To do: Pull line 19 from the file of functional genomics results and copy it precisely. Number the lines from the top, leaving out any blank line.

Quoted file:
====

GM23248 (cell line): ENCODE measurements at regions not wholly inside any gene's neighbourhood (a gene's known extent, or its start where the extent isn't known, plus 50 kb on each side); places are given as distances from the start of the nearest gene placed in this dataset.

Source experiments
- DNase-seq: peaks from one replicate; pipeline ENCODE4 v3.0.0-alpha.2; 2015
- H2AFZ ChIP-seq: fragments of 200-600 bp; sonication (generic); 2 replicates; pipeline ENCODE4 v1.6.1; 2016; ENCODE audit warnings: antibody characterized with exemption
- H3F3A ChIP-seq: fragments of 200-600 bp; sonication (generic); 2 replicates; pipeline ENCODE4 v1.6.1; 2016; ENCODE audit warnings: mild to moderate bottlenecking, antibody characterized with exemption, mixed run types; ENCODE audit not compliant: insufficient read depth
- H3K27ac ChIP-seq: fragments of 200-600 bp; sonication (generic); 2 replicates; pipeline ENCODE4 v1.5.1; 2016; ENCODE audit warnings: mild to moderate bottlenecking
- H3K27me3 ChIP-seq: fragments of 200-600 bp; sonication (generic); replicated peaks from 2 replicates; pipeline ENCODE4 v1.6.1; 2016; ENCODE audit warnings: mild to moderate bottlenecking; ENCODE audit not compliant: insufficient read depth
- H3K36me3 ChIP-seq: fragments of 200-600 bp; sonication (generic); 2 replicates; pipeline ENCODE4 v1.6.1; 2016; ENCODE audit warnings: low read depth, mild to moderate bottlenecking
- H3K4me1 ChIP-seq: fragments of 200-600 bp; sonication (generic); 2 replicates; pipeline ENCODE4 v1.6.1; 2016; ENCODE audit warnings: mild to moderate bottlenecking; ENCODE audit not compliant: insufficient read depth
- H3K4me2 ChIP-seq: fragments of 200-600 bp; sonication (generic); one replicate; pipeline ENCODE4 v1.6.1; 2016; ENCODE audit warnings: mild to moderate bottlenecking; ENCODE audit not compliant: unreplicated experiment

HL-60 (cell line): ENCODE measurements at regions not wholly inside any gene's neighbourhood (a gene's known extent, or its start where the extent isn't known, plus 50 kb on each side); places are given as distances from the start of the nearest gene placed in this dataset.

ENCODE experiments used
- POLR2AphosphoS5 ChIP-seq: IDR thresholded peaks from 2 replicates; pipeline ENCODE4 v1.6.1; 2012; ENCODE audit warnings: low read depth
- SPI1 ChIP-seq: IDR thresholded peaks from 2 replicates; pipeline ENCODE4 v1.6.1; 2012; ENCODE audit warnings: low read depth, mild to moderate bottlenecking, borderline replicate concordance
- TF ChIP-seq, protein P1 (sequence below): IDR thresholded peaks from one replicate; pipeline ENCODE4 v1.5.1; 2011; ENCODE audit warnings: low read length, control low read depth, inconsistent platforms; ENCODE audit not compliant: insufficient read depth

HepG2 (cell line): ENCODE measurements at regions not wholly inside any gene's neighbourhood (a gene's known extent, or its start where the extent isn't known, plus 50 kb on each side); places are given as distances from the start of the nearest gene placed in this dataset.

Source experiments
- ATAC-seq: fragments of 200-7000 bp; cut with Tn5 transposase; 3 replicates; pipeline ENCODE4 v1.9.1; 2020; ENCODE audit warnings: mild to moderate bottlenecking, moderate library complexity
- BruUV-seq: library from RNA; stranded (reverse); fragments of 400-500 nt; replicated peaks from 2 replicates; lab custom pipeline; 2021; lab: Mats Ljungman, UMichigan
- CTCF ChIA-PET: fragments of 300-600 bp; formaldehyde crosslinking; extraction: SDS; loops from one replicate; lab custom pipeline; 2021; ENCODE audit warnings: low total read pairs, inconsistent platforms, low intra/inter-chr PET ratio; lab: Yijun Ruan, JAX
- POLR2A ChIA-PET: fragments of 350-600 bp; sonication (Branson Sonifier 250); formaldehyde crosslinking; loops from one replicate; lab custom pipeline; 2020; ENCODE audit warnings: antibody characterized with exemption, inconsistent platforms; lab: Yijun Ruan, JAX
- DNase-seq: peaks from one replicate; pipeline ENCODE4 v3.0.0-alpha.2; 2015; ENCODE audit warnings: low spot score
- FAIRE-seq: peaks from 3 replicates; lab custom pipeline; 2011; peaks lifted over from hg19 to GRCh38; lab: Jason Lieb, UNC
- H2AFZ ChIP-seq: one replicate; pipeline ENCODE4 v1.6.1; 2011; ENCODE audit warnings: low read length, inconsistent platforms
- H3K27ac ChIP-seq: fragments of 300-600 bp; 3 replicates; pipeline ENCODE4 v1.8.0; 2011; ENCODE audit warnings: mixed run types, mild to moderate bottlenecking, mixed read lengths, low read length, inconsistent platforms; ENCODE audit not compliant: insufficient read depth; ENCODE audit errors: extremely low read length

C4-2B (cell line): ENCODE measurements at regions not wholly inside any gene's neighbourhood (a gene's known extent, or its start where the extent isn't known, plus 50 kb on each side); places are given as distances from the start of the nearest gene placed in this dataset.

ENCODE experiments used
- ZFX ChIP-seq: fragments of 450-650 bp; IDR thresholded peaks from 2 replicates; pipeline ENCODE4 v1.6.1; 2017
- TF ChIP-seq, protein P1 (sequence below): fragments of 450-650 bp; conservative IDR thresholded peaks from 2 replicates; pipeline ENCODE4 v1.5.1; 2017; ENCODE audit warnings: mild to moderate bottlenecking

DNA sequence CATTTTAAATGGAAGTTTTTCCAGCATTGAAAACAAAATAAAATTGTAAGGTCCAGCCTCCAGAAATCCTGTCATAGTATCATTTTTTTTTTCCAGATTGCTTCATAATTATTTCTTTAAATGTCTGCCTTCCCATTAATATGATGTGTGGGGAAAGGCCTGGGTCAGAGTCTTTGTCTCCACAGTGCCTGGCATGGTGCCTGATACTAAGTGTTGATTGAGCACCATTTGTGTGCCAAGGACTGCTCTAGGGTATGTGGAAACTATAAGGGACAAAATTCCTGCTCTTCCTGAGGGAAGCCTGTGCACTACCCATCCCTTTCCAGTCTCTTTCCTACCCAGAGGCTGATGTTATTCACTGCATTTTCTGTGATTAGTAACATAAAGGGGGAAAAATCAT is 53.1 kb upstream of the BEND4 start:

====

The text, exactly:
- BruUV-seq: library from RNA; stranded (reverse); fragments of 400-500 nt; replicated peaks from 2 replicates; lab custom pipeline; 2021; lab: Mats Ljungman, UMichigan